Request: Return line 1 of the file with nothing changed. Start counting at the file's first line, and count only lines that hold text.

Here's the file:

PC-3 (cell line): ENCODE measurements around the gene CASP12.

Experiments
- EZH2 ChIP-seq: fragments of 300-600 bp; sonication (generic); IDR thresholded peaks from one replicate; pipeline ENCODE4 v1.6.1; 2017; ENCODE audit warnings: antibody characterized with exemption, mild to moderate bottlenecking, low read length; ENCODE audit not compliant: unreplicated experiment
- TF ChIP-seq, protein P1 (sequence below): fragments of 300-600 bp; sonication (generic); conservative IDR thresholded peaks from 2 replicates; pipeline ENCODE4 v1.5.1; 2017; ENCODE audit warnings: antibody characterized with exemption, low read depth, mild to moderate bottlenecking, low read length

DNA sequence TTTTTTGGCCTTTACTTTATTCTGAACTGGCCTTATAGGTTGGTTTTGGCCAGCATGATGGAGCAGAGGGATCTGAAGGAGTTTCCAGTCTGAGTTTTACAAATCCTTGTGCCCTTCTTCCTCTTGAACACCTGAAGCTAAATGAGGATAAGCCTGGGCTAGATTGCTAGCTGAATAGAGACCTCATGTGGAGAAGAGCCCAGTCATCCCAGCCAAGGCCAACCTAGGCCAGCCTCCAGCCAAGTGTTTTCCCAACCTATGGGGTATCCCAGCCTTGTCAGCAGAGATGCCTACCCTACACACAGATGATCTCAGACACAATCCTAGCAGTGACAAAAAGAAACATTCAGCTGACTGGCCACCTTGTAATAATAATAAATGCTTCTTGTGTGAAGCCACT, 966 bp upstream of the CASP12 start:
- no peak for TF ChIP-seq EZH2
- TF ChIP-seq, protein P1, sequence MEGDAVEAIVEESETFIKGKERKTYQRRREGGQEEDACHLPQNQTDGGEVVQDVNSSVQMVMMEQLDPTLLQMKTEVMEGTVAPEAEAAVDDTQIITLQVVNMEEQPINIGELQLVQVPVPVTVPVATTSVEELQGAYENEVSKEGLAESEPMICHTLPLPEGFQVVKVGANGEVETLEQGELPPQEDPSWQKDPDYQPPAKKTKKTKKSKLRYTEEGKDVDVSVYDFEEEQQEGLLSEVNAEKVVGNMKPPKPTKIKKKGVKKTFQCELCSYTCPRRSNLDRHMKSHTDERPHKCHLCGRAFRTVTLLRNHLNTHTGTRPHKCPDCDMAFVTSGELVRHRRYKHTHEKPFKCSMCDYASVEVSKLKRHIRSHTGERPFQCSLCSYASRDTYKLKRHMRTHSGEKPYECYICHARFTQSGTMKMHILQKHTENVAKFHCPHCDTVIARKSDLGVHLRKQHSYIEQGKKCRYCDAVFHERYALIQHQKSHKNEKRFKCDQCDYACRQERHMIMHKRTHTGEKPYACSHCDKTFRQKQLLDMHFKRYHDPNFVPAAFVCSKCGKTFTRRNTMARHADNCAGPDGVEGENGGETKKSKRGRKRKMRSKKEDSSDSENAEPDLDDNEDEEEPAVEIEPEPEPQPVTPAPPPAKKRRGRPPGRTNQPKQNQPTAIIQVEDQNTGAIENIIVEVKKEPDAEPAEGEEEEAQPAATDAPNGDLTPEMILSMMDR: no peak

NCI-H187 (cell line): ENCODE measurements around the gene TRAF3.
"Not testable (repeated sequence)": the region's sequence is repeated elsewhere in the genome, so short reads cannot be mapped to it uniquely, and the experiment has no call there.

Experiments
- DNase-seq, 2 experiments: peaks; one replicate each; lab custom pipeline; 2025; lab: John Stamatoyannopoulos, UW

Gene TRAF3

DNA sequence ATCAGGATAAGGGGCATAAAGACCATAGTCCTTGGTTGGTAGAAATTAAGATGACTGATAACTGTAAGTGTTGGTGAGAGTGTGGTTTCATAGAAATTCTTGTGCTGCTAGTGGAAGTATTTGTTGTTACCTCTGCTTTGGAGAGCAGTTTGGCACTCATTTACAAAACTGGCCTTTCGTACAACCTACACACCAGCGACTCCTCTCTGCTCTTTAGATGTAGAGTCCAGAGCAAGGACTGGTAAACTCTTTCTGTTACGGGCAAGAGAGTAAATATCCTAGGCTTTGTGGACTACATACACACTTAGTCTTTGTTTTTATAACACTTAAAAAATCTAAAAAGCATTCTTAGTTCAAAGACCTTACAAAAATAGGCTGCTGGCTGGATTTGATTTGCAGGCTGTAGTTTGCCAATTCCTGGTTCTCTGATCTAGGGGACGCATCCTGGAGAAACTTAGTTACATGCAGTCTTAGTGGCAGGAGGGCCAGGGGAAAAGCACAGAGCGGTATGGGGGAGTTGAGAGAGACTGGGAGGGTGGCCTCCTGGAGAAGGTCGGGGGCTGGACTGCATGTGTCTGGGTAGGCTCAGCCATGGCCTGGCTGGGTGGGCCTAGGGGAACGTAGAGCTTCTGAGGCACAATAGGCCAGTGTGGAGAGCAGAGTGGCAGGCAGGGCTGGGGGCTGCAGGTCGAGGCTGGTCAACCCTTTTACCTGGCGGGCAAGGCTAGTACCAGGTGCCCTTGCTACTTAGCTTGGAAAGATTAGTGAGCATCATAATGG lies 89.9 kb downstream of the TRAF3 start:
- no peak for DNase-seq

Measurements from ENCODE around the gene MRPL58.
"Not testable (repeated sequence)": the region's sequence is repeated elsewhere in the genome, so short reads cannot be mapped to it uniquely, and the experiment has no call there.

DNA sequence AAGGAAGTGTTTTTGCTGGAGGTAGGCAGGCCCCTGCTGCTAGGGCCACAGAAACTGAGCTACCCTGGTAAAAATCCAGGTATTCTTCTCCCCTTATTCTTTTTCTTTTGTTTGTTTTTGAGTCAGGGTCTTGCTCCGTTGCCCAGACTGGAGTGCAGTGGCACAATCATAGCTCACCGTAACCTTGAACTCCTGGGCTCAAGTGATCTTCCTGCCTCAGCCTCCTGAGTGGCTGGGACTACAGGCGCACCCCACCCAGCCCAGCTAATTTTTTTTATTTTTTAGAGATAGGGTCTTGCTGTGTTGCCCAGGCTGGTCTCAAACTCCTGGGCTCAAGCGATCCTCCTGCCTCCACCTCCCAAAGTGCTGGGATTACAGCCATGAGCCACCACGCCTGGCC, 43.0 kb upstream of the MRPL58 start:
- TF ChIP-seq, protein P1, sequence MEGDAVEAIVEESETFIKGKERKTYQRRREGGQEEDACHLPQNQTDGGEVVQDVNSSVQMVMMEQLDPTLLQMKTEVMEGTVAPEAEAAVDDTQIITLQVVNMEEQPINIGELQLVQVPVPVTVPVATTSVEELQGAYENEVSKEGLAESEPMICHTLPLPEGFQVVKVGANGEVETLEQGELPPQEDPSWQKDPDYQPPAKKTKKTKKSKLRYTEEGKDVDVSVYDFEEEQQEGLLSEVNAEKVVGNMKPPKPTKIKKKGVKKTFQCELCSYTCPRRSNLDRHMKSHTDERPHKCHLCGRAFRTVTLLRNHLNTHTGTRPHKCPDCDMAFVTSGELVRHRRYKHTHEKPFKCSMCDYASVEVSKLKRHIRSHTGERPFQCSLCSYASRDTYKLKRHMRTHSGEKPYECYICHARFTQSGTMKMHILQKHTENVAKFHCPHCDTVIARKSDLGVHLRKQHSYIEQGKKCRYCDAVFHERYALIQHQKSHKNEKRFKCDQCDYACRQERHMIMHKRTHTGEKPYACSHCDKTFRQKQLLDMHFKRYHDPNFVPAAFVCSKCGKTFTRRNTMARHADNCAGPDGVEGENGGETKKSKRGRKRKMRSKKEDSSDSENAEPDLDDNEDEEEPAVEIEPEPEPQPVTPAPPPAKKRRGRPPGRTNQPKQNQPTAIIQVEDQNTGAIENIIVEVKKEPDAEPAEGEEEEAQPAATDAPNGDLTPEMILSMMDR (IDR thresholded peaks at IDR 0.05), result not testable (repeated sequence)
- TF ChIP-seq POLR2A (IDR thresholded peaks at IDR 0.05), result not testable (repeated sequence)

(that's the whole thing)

PC-3 (cell line): ENCODE measurements around the gene CASP12.